At a convenient point for travellers in the District a hotel had been built in 1885 by E . M. Furstineau, who named it "The Landsdowne" in honor of Lord Landsdowne, then Governor-General of Canada, and a small village of about 100 inhabitants had grown up around it. In his visits to the Spallumcheen country, Canon Cooper stopped there, and no doubt discussed with the Freemasons of the settlement the question of the formation of a Masonic Lodge. The Canon was a Freemason who always joined a Masonic Lodge if he were in a place where one existed, and helped to form Lodges where there were none. One difficulty which faced the Brethren was to get a capable man to take office as first Worshipful Master. They were anxious to have a Lodge, but none of the local men were willing to undertake the duties and responsibilities of that office at the first.
However they finally induced the Canon to accept the office, although it made it necessary for him to make special trips on horseback from Kamloops to Landsdowne every month; trips which required two days travel each way. Notwithstanding this he accepted the task and carried on for a year, when he withdrew from the Lodge and left the other members to carry on by themselves.
W. Bro. William Henry Cooper was a great traveller and a great Freemason, so much so indeed that a learned member of the Craft, Harold V. B. Voorhis, of Red Bank, New Jersey, U.S.A., has made a study of his life as a Freemason, a copy of which he has kindly sent to me and to which I am indebted for information that has been of assistance. Little has been known of him in British Columbia heretofore and I will I think, be pardoned if I take up some space in recounting some particulars of his Masonic life and doings.
The place and date of his birth have not been definitely ascertained, but it is probable that he was born in Cheshire, sometime before 1835, for he was initiated into Freemasonry in 1856. In 1855 he was an Ensign in the 2nd Royal Cheshire Regiment of Militia, stationed in Belfast, Ireland, moving to Dublin in 1856. While in Belfast he was made Entered Apprentice and Fellowcraft in the Lodge of Concord No. 40, I.R. In 1858 he received his M.M. degree in Panmure Lodge No. 1025 (now No. 723) at Aldershot, England, evidently for his Mother Lodge, as his Master Mason's Certificate was issued to him by the Grand Lodge of Ireland in 1864. He was made an honorary member of Temple Lodge No.6, I.R., in 1856. It is also said that in that year he affiliated with Sincerity Lodge No. 189 at Plymouth, England, but that has not been confirmed.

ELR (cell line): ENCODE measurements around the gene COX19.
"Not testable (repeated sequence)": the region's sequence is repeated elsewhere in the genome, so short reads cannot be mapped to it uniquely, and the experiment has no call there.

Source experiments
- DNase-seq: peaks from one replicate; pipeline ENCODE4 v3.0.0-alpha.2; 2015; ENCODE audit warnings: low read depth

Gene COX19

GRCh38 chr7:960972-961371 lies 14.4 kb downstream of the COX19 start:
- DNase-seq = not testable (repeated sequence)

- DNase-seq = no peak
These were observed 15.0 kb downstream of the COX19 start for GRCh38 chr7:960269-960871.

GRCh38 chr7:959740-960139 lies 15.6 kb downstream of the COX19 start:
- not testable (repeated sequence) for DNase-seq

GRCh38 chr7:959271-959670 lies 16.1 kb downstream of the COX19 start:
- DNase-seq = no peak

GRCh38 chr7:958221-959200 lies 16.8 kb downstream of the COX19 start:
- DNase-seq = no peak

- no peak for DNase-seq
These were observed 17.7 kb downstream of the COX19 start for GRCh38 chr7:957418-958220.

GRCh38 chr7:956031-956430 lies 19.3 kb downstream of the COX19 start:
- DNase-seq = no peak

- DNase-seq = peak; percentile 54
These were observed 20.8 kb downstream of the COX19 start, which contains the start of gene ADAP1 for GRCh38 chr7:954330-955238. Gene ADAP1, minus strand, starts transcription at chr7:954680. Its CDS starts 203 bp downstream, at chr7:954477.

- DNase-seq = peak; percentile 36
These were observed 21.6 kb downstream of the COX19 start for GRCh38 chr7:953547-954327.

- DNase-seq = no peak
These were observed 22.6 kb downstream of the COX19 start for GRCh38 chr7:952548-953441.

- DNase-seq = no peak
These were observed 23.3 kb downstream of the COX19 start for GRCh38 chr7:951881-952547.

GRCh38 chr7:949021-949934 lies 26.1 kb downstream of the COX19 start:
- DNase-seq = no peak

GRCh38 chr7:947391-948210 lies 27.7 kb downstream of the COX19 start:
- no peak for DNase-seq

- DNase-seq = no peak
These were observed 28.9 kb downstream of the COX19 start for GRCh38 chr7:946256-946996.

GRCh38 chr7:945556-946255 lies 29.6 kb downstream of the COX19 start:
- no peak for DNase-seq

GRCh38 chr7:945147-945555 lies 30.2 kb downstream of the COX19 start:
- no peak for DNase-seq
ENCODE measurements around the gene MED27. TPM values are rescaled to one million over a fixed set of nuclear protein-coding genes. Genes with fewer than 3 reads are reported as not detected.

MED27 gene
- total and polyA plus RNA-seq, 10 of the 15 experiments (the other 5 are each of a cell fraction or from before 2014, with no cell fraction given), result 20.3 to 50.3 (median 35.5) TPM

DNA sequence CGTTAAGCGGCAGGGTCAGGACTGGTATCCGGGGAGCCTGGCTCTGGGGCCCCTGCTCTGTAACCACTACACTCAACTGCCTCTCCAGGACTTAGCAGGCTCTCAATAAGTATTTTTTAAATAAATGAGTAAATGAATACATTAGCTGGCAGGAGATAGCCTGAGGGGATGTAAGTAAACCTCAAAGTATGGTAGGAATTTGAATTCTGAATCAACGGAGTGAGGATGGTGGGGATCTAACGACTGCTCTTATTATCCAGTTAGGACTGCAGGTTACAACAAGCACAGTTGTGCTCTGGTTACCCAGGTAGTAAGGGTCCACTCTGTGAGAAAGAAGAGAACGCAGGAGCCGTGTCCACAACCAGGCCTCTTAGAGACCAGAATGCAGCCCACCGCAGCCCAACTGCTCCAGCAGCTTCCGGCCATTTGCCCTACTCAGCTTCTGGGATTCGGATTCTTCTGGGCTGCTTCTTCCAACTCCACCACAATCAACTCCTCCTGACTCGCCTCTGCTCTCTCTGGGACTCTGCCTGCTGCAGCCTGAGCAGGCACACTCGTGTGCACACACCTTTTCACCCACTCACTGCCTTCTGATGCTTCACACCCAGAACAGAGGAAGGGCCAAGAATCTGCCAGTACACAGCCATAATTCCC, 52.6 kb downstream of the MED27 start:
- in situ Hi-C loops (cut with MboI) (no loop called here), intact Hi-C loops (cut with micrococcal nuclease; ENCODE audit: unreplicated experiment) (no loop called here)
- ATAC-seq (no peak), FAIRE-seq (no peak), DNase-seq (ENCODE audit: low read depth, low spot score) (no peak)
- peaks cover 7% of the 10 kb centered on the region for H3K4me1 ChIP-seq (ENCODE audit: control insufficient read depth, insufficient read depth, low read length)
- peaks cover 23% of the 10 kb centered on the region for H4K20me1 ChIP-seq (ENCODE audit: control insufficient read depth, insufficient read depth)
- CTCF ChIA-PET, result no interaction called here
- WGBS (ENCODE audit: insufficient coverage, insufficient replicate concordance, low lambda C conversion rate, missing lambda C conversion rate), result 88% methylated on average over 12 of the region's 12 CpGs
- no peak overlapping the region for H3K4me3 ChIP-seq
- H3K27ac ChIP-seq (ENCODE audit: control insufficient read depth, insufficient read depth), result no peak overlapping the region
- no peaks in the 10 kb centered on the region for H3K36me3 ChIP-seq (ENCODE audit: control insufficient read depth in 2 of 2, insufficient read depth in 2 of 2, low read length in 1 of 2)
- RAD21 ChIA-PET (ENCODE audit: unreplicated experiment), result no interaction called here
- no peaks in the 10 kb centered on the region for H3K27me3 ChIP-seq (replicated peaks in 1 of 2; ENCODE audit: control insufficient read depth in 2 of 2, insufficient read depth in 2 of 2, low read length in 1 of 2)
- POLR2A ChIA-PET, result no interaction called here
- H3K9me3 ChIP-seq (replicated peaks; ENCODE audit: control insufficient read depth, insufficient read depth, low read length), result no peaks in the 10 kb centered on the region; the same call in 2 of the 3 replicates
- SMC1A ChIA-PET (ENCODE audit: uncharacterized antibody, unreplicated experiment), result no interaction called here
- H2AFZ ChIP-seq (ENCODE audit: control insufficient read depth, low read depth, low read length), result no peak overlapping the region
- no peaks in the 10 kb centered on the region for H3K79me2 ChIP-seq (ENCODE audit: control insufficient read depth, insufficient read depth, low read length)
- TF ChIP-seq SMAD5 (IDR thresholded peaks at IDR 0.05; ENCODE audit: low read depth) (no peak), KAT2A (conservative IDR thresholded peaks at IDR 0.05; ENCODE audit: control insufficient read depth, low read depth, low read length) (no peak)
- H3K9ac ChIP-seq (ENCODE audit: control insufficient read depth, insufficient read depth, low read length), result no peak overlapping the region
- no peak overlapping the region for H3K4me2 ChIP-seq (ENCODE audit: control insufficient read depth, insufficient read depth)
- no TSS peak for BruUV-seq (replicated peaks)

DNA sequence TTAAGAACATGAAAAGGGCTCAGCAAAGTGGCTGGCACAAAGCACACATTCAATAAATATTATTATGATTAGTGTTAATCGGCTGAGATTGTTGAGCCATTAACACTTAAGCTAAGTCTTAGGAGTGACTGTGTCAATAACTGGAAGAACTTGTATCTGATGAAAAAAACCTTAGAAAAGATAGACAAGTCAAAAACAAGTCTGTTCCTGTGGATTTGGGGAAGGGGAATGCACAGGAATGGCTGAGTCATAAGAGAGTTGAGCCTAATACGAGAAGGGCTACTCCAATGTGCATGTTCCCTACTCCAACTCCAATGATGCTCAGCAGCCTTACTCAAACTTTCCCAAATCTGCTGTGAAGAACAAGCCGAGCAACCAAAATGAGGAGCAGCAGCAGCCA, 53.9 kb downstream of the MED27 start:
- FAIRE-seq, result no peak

During his military service he was ordained Deacon in 1860, and Priest in 1861. He was curate of two parishes in Ireland. Later he went to Australia and was incumbent at Woods Point, about 80 miles from Melbourne, where he affiliated in 1864 with Alpine Lodge No. 178 S.C. (now extinct), and held the office of Chaplain. He was there but a short time when he was appointed Missionary by the S.P.G. for the diocese of Melbourne, and in that city he affiliated with Meridian St. John Lodge No. 729, E.R., a Lodge which became dormant in 1890; later it became No. 15, G.L. of Victoria. In his capacity as missionary he was sent to Christ Church, New Zealand, in 1869, and here he affiliated with St. Augustine Lodge, then No. 885, E.R., now No. 4, N.Z.R., and was District Grand Chaplain from 1872 to 1877. In 1873 he was stationed at Akaroa, Westland, N.Z., and here he affiliated with Akaroa Lodge No. 168, E.R., and was W. M. of that Lodge for two years. This Lodge became dormant in later years and was succeeded by Phoenix Lodge No.38, N.Z.R. About 1878 he removed to Glen Innes, N.S.W., and here he remained for some years and joined Glen Innes Lodge No. 44, N.S.W.R.